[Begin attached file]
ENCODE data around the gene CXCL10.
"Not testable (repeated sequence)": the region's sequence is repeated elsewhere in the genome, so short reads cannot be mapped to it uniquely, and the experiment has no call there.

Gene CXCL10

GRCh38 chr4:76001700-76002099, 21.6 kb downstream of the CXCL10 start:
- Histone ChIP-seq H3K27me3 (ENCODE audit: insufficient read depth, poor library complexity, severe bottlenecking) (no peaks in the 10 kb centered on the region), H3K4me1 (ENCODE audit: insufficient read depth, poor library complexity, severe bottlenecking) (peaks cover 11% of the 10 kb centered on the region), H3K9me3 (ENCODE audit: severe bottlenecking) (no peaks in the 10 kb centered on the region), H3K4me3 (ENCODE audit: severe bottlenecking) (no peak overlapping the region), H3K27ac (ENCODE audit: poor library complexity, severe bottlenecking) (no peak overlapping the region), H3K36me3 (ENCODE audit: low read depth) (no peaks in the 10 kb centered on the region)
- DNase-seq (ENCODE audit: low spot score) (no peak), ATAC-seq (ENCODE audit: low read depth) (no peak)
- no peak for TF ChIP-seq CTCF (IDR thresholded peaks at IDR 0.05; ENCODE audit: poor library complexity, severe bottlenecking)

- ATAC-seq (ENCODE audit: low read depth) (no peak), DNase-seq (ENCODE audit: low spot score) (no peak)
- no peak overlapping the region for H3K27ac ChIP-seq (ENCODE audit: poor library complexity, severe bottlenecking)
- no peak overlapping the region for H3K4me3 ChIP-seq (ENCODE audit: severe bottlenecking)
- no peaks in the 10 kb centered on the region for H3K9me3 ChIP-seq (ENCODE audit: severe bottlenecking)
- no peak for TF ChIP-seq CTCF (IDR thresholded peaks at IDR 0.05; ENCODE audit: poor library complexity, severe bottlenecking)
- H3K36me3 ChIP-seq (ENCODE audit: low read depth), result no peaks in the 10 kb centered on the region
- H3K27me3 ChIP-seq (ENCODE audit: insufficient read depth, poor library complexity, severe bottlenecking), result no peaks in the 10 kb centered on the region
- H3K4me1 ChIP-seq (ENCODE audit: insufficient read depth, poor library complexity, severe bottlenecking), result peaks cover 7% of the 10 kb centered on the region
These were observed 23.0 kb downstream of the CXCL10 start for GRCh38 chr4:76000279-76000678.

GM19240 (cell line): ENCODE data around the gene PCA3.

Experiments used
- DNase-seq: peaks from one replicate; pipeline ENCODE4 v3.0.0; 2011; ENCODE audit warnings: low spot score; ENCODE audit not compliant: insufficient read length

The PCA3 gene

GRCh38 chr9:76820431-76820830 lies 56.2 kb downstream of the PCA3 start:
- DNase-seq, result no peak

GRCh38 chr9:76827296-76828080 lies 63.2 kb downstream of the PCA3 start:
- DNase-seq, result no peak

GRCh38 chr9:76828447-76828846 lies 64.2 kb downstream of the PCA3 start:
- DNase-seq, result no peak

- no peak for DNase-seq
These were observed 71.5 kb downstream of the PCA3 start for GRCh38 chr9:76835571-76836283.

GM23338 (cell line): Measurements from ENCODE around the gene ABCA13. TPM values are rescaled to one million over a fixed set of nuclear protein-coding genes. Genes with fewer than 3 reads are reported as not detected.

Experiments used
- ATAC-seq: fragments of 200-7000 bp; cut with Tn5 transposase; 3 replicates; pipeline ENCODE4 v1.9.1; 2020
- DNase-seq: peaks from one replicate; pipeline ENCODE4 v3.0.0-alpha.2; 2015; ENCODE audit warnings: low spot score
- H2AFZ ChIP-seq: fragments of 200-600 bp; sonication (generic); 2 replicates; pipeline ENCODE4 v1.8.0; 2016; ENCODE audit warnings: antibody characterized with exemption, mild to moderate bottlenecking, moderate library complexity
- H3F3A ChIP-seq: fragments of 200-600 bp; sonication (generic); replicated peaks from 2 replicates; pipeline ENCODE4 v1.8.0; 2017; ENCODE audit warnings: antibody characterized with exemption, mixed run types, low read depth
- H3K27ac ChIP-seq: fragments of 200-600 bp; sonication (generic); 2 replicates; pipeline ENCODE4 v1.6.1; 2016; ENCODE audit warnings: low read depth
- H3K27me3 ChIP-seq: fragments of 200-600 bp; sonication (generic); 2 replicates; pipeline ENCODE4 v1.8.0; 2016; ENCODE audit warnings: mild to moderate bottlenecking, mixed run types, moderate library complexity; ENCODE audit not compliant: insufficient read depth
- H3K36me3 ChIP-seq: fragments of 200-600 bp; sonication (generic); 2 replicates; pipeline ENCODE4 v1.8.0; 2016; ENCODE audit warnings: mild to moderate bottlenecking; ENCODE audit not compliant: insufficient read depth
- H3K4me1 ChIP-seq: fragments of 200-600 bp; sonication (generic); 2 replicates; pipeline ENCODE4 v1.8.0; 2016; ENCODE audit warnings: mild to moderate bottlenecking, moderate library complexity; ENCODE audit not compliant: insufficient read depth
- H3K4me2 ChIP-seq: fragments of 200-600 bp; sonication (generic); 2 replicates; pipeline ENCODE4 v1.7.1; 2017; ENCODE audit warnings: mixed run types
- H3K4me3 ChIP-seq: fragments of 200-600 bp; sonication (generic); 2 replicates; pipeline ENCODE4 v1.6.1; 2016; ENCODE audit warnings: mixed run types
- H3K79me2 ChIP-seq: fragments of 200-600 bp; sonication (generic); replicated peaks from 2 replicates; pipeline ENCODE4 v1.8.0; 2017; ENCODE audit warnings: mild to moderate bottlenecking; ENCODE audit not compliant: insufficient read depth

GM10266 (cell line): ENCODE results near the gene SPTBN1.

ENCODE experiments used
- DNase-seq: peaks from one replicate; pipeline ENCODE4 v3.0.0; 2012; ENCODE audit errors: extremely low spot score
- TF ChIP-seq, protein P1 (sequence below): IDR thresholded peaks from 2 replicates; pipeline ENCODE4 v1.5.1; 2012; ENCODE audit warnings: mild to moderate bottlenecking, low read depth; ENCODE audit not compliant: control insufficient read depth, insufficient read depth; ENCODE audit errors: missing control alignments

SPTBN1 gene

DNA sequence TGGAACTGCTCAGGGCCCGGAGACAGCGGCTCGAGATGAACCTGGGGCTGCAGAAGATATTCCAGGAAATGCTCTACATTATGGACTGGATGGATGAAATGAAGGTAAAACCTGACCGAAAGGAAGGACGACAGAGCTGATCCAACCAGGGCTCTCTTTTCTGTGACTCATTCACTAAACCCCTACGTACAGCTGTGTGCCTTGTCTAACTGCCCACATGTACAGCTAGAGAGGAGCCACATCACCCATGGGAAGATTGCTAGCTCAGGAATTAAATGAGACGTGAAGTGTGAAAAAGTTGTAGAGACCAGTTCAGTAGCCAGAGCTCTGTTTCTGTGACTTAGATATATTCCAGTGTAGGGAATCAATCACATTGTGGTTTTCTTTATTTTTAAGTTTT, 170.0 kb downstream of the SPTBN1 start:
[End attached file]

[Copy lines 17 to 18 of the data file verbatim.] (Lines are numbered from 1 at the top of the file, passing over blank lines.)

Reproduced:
GM19240 (cell line): ENCODE data around the gene PCA3.

Experiments used